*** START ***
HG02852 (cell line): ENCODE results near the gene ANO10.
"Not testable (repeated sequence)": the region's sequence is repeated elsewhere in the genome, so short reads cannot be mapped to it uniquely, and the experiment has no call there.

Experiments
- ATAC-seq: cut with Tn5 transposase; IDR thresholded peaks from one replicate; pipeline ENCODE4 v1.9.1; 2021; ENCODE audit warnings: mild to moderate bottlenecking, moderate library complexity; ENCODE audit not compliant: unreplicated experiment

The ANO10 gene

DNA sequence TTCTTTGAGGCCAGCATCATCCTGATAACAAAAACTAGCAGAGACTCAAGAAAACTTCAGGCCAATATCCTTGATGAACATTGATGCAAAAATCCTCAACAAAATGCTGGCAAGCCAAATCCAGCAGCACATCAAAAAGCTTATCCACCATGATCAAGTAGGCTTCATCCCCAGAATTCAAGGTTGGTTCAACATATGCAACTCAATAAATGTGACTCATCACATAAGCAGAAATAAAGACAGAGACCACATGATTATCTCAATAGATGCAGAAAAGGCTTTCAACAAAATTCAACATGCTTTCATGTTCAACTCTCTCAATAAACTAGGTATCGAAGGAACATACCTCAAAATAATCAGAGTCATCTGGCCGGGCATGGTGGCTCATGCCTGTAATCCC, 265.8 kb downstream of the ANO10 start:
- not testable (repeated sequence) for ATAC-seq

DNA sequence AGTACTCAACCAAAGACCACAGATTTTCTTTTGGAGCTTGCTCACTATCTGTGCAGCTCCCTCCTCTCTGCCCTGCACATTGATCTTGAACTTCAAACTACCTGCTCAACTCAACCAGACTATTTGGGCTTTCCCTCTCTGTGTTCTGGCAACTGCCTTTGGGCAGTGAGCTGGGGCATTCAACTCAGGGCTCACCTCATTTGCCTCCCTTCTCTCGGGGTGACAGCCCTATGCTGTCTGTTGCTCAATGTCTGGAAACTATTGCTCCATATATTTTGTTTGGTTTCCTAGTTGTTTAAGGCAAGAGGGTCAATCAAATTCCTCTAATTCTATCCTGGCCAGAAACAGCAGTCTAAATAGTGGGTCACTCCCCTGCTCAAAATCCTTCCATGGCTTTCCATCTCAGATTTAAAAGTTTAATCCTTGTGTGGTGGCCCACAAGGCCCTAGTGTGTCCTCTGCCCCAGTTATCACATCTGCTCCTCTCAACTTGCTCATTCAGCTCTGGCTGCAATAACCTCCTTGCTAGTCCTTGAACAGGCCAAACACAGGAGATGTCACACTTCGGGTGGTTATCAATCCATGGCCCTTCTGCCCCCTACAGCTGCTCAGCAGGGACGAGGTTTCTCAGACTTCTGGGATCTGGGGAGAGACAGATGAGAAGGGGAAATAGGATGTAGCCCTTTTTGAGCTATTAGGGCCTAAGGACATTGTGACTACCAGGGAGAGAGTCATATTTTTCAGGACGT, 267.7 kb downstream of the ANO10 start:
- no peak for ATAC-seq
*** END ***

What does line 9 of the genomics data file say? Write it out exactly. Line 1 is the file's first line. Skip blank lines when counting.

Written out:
- no peak for ATAC-seq